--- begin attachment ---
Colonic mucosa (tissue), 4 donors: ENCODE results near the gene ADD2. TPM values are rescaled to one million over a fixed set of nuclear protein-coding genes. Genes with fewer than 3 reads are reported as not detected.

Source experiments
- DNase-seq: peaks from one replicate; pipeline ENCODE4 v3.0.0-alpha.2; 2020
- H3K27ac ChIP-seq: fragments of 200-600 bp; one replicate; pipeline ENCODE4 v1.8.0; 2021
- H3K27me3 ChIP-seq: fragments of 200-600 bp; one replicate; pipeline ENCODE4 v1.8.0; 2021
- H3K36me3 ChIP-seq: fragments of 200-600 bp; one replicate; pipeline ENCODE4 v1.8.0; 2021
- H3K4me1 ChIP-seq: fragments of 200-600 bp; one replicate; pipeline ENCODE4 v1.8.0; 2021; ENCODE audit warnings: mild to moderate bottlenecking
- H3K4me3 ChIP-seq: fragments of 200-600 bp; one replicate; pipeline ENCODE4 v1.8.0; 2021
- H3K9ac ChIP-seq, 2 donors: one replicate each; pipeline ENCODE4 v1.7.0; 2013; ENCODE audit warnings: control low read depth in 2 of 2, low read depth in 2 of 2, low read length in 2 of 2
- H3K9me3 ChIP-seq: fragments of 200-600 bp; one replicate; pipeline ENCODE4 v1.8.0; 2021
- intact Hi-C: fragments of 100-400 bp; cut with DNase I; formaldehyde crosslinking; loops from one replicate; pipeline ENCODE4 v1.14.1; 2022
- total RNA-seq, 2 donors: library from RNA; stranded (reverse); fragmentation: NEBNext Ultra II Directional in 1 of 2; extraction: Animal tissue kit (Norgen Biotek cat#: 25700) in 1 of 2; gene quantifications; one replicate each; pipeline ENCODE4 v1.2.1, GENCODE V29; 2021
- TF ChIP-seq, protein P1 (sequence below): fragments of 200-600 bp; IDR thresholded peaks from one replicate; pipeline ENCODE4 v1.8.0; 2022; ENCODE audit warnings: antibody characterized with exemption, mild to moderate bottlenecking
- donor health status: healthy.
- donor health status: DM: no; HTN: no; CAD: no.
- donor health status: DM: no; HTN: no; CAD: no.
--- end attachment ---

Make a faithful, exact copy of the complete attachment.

Colonic mucosa (tissue), 4 donors: ENCODE results near the gene ADD2. TPM values are rescaled to one million over a fixed set of nuclear protein-coding genes. Genes with fewer than 3 reads are reported as not detected.

Source experiments
- DNase-seq: peaks from one replicate; pipeline ENCODE4 v3.0.0-alpha.2; 2020
- H3K27ac ChIP-seq: fragments of 200-600 bp; one replicate; pipeline ENCODE4 v1.8.0; 2021
- H3K27me3 ChIP-seq: fragments of 200-600 bp; one replicate; pipeline ENCODE4 v1.8.0; 2021
- H3K36me3 ChIP-seq: fragments of 200-600 bp; one replicate; pipeline ENCODE4 v1.8.0; 2021
- H3K4me1 ChIP-seq: fragments of 200-600 bp; one replicate; pipeline ENCODE4 v1.8.0; 2021; ENCODE audit warnings: mild to moderate bottlenecking
- H3K4me3 ChIP-seq: fragments of 200-600 bp; one replicate; pipeline ENCODE4 v1.8.0; 2021
- H3K9ac ChIP-seq, 2 donors: one replicate each; pipeline ENCODE4 v1.7.0; 2013; ENCODE audit warnings: control low read depth in 2 of 2, low read depth in 2 of 2, low read length in 2 of 2
- H3K9me3 ChIP-seq: fragments of 200-600 bp; one replicate; pipeline ENCODE4 v1.8.0; 2021
- intact Hi-C: fragments of 100-400 bp; cut with DNase I; formaldehyde crosslinking; loops from one replicate; pipeline ENCODE4 v1.14.1; 2022
- total RNA-seq, 2 donors: library from RNA; stranded (reverse); fragmentation: NEBNext Ultra II Directional in 1 of 2; extraction: Animal tissue kit (Norgen Biotek cat#: 25700) in 1 of 2; gene quantifications; one replicate each; pipeline ENCODE4 v1.2.1, GENCODE V29; 2021
- TF ChIP-seq, protein P1 (sequence below): fragments of 200-600 bp; IDR thresholded peaks from one replicate; pipeline ENCODE4 v1.8.0; 2022; ENCODE audit warnings: antibody characterized with exemption, mild to moderate bottlenecking
- donor health status: healthy.
- donor health status: DM: no; HTN: no; CAD: no.
- donor health status: DM: no; HTN: no; CAD: no.